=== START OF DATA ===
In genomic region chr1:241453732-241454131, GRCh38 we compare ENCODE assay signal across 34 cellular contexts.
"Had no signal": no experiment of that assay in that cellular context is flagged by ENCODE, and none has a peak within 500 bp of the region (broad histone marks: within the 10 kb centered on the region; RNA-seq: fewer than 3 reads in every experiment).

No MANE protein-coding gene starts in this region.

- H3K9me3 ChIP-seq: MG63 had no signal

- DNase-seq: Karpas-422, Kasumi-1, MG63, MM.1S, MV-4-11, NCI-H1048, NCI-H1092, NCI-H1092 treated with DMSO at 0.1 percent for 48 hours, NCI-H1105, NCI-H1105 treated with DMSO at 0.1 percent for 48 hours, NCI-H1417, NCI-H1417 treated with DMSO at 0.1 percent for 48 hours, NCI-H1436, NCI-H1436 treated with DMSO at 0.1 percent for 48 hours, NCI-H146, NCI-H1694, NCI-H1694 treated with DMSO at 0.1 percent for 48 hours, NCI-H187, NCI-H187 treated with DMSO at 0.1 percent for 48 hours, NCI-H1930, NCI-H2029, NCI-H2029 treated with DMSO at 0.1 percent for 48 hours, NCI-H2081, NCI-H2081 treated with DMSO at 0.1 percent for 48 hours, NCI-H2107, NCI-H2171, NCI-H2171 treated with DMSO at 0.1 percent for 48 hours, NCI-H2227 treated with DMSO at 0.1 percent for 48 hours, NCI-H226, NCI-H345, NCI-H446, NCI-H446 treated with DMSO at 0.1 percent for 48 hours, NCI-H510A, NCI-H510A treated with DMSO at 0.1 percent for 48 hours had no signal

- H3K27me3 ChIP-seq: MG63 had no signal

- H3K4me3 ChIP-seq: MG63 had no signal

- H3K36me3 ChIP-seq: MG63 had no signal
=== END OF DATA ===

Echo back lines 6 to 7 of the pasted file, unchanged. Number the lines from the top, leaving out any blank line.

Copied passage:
- H3K27me3 ChIP-seq: MG63 had no signal

- H3K4me3 ChIP-seq: MG63 had no signal